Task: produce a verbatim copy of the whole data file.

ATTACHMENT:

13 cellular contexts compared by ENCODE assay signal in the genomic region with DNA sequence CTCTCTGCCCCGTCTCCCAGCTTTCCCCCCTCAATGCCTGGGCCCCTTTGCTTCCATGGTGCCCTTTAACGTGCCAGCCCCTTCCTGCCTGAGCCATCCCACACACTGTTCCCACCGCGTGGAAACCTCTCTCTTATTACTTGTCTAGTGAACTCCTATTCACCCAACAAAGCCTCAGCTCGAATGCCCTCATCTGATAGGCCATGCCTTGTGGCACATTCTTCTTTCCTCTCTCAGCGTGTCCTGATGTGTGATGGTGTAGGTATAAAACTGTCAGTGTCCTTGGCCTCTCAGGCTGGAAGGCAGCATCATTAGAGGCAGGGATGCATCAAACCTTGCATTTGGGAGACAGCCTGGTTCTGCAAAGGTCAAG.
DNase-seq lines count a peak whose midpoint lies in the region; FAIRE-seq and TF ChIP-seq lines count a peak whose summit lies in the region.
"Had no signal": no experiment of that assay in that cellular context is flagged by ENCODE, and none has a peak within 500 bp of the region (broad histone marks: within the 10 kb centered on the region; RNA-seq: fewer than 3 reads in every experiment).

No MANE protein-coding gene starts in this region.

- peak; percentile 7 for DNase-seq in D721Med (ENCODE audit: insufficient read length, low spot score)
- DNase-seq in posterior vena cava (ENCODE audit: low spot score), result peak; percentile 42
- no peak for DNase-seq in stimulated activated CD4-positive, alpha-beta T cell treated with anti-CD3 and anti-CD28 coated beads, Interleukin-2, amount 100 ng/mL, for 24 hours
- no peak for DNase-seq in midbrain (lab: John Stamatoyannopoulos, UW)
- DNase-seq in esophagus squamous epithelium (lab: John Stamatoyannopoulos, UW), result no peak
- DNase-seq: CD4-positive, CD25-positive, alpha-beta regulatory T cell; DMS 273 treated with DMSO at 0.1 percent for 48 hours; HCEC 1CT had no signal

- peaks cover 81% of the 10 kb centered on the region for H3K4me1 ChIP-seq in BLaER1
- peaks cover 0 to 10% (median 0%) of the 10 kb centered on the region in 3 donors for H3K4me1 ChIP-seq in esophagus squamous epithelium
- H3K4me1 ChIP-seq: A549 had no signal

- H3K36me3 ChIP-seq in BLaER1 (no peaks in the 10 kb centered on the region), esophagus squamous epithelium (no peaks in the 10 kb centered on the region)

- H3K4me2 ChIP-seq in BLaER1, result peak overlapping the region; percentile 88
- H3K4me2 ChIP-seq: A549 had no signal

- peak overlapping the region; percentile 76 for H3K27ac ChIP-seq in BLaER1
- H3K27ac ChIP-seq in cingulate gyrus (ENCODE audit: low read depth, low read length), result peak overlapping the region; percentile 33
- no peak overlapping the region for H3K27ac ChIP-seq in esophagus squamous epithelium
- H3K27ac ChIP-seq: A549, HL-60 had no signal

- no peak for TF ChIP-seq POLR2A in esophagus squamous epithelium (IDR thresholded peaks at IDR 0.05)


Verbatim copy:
13 cellular contexts compared by ENCODE assay signal in the genomic region with DNA sequence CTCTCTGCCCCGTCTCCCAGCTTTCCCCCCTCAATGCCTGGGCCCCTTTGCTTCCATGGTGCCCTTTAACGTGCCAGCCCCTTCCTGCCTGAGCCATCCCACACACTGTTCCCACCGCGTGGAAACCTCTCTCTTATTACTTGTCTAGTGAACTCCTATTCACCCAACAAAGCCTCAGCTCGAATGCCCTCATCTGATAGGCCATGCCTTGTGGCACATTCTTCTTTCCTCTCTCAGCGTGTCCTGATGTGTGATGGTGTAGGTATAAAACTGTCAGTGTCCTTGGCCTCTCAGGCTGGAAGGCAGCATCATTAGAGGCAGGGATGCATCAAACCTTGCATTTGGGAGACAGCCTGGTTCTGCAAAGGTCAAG.
DNase-seq lines count a peak whose midpoint lies in the region; FAIRE-seq and TF ChIP-seq lines count a peak whose summit lies in the region.
"Had no signal": no experiment of that assay in that cellular context is flagged by ENCODE, and none has a peak within 500 bp of the region (broad histone marks: within the 10 kb centered on the region; RNA-seq: fewer than 3 reads in every experiment).

No MANE protein-coding gene starts in this region.

- peak; percentile 7 for DNase-seq in D721Med (ENCODE audit: insufficient read length, low spot score)
- DNase-seq in posterior vena cava (ENCODE audit: low spot score), result peak; percentile 42
- no peak for DNase-seq in stimulated activated CD4-positive, alpha-beta T cell treated with anti-CD3 and anti-CD28 coated beads, Interleukin-2, amount 100 ng/mL, for 24 hours
- no peak for DNase-seq in midbrain (lab: John Stamatoyannopoulos, UW)
- DNase-seq in esophagus squamous epithelium (lab: John Stamatoyannopoulos, UW), result no peak
- DNase-seq: CD4-positive, CD25-positive, alpha-beta regulatory T cell; DMS 273 treated with DMSO at 0.1 percent for 48 hours; HCEC 1CT had no signal

- peaks cover 81% of the 10 kb centered on the region for H3K4me1 ChIP-seq in BLaER1
- peaks cover 0 to 10% (median 0%) of the 10 kb centered on the region in 3 donors for H3K4me1 ChIP-seq in esophagus squamous epithelium
- H3K4me1 ChIP-seq: A549 had no signal

- H3K36me3 ChIP-seq in BLaER1 (no peaks in the 10 kb centered on the region), esophagus squamous epithelium (no peaks in the 10 kb centered on the region)

- H3K4me2 ChIP-seq in BLaER1, result peak overlapping the region; percentile 88
- H3K4me2 ChIP-seq: A549 had no signal

- peak overlapping the region; percentile 76 for H3K27ac ChIP-seq in BLaER1
- H3K27ac ChIP-seq in cingulate gyrus (ENCODE audit: low read depth, low read length), result peak overlapping the region; percentile 33
- no peak overlapping the region for H3K27ac ChIP-seq in esophagus squamous epithelium
- H3K27ac ChIP-seq: A549, HL-60 had no signal

- no peak for TF ChIP-seq POLR2A in esophagus squamous epithelium (IDR thresholded peaks at IDR 0.05)